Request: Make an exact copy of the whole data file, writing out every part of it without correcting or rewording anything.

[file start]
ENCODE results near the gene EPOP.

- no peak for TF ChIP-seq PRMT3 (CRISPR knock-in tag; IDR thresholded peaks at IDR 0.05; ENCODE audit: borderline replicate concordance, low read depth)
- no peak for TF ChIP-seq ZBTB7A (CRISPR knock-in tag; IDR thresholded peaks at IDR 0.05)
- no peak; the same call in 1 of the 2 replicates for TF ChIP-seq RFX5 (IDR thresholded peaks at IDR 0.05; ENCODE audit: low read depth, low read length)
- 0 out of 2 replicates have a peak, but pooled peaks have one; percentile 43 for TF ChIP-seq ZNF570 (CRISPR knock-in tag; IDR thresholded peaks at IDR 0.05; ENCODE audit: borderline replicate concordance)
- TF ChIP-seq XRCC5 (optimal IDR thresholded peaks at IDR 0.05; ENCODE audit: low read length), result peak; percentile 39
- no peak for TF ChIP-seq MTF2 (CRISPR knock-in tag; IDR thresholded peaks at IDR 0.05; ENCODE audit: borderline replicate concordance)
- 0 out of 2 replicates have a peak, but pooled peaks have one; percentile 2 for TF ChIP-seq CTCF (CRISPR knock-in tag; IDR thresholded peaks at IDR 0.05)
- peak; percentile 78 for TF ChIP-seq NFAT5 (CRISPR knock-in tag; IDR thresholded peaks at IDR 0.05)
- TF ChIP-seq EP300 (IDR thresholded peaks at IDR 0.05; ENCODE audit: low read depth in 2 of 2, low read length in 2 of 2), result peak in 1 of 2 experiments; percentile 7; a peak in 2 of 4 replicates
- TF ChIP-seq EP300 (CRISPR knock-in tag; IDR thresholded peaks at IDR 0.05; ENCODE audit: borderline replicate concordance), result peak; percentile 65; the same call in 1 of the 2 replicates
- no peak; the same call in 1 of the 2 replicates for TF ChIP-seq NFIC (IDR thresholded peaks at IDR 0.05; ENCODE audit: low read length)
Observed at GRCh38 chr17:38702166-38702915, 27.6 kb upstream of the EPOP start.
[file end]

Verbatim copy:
ENCODE results near the gene EPOP.

- no peak for TF ChIP-seq PRMT3 (CRISPR knock-in tag; IDR thresholded peaks at IDR 0.05; ENCODE audit: borderline replicate concordance, low read depth)
- no peak for TF ChIP-seq ZBTB7A (CRISPR knock-in tag; IDR thresholded peaks at IDR 0.05)
- no peak; the same call in 1 of the 2 replicates for TF ChIP-seq RFX5 (IDR thresholded peaks at IDR 0.05; ENCODE audit: low read depth, low read length)
- 0 out of 2 replicates have a peak, but pooled peaks have one; percentile 43 for TF ChIP-seq ZNF570 (CRISPR knock-in tag; IDR thresholded peaks at IDR 0.05; ENCODE audit: borderline replicate concordance)
- TF ChIP-seq XRCC5 (optimal IDR thresholded peaks at IDR 0.05; ENCODE audit: low read length), result peak; percentile 39
- no peak for TF ChIP-seq MTF2 (CRISPR knock-in tag; IDR thresholded peaks at IDR 0.05; ENCODE audit: borderline replicate concordance)
- 0 out of 2 replicates have a peak, but pooled peaks have one; percentile 2 for TF ChIP-seq CTCF (CRISPR knock-in tag; IDR thresholded peaks at IDR 0.05)
- peak; percentile 78 for TF ChIP-seq NFAT5 (CRISPR knock-in tag; IDR thresholded peaks at IDR 0.05)
- TF ChIP-seq EP300 (IDR thresholded peaks at IDR 0.05; ENCODE audit: low read depth in 2 of 2, low read length in 2 of 2), result peak in 1 of 2 experiments; percentile 7; a peak in 2 of 4 replicates
- TF ChIP-seq EP300 (CRISPR knock-in tag; IDR thresholded peaks at IDR 0.05; ENCODE audit: borderline replicate concordance), result peak; percentile 65; the same call in 1 of the 2 replicates
- no peak; the same call in 1 of the 2 replicates for TF ChIP-seq NFIC (IDR thresholded peaks at IDR 0.05; ENCODE audit: low read length)
Observed at GRCh38 chr17:38702166-38702915, 27.6 kb upstream of the EPOP start.